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Historian and staunch education reform critic Diane Ravitch called Northam “a breath of fresh air” in a New Republic article, contrasting him with former president Obama’s backing of charter schools and tougher test-based accountability.

Northam is also opposed to education savings accounts; the legislature passed a law authorizing them earlier this year, which McAuliffe vetoed. Americans for Prosperity, the political advocacy group started by the Koch brothers, launched an ad criticizing Northam for his opposition.

Charter advocates, including Chris Braunlich, a former member of the state’s board of education, have praised Gillespie’s advocacy of charters, particularly the benefit they could bring for children in failing schools.

“The students attending these schools are precisely the students most likely to be helped by Mr. Gillespie’s support for increased quality public charters — and precisely the students most likely to be hurt [by Northam’s] continued unreasoned opposition,” he wrote to the Post.

School standards and accountability have also become an issue. Virginia never adopted the Common Core, and policymakers have recently changed the state’s Standards of Learning, by reducing the number of tests children take.

The Washington Post editorial board, which has supported education reform, dinged Northam for saying he’d toss the Standards of Learning while arguing that not all students should be given the same test, given that they come from different backgrounds.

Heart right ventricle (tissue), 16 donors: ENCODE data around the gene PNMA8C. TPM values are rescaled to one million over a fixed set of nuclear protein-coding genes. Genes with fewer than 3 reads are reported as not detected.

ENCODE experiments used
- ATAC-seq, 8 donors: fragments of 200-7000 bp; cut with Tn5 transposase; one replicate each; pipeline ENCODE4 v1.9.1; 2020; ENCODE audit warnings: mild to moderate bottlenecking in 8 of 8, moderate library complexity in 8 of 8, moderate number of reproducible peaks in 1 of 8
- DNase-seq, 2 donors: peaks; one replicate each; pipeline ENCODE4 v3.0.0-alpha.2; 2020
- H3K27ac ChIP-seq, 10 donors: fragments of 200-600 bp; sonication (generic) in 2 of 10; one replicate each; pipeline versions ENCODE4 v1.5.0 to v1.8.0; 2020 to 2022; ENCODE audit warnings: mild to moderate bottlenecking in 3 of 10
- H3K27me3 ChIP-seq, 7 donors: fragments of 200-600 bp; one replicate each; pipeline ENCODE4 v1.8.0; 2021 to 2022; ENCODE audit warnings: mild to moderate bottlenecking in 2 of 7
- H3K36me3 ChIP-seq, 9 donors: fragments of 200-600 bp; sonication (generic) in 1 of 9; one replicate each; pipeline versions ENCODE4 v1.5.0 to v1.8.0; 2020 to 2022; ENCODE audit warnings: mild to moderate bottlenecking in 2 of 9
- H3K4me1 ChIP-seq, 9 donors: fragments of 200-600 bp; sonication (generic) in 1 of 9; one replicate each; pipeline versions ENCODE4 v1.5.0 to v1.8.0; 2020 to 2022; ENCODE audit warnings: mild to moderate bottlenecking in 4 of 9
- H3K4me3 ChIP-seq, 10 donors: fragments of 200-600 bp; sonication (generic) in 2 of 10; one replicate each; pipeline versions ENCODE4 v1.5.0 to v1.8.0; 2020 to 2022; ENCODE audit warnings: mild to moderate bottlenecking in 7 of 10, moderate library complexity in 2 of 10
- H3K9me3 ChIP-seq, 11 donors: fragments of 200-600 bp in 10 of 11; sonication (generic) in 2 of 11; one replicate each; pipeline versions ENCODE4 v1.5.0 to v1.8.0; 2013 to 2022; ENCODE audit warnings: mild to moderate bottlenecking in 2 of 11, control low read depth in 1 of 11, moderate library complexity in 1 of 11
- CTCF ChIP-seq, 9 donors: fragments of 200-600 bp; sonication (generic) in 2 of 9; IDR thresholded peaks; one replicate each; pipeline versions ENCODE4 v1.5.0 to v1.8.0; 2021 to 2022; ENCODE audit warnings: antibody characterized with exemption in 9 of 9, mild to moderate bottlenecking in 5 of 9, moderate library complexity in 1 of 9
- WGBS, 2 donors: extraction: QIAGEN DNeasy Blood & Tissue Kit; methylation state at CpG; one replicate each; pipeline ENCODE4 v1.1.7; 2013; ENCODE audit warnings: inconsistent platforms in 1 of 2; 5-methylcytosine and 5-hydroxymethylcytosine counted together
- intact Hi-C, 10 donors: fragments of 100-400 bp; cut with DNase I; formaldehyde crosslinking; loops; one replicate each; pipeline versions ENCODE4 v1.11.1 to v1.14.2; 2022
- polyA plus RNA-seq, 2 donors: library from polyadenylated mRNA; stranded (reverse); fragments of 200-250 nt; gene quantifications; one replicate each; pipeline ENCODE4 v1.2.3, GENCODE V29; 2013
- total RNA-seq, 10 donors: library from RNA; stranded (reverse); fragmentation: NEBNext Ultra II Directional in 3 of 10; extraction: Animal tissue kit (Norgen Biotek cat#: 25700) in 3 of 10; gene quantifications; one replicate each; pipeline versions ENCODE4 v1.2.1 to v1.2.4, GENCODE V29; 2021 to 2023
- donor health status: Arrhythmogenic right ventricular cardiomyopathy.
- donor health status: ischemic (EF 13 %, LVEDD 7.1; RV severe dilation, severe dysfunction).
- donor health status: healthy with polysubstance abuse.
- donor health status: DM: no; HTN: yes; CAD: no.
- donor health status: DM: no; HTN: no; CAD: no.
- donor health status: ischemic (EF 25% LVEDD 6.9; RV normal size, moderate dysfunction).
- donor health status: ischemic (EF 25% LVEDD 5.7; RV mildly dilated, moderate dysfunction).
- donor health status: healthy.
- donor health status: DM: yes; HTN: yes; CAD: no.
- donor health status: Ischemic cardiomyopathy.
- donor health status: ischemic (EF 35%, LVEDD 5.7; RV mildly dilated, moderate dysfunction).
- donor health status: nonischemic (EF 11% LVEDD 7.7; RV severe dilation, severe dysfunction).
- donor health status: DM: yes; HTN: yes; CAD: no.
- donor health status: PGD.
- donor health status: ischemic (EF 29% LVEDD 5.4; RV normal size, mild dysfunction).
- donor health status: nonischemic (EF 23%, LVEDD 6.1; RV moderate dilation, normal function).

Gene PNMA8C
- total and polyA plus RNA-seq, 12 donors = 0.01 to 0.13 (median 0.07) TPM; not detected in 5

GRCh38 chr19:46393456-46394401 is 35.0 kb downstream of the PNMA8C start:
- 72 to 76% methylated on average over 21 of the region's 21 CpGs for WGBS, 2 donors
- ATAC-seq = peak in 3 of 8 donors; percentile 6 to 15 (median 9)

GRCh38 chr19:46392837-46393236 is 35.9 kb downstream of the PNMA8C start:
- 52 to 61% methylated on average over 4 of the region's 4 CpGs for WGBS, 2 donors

“Creating different expectations for children does them no favors; it just allows adults to escape responsibility,”the Post’s editorial board wrote.

Gillespie issued a press release criticizing Northam for his comments, and said both achievement and growth should be celebrated; earlier in the year he made a video in which he answered questions from the test read to him by children.

Virginia students’ scores on three of the four national benchmark NAEP tests were above average, and the other was on par with the U.S. average. The high school graduation rate in 2014–15 was 86 percent, above the national average of 83 percent the same year. The gap between graduation rates for black and white students was smaller than the national average, but the gap between Hispanic and white students was larger than the rest of the country.

Given the focus on the Trump-DeVos orbit and their policies, other issues have gone unexplored, education experts in the state said.

The candidates haven’t addressed racial tensions that have cropped up in schools, like the Snapchat video of white students at a suburban Richmond middle school pretending to rape black classmates and using racial slurs, said Ravi Perry, chair of the political science department at Virginia Commonwealth University.

They’ve also neglected to share how they’ll help lower-income cities, which educate mostly children of color, and there’s no required curriculum statewide on civil rights issues, key given the state’s strained racial history, he added.

Even in the wake of racially charged protests in Charlottesville this summer that left one 32-year-old Virginia woman dead, the issue has fallen by the wayside, he said.

“It’s bothersome to me that those types of issues have not generated the level of attention that’s required,” he said.

Gillespie’s education plan says he’ll cut the achievement gap in half in 10 years, and Northam pledges to fight for strong public schools regardless of ZIP code. Both say they’d work on suspension reform; Virginia schools refer the most students to law enforcement for discipline issues of any state in the nation.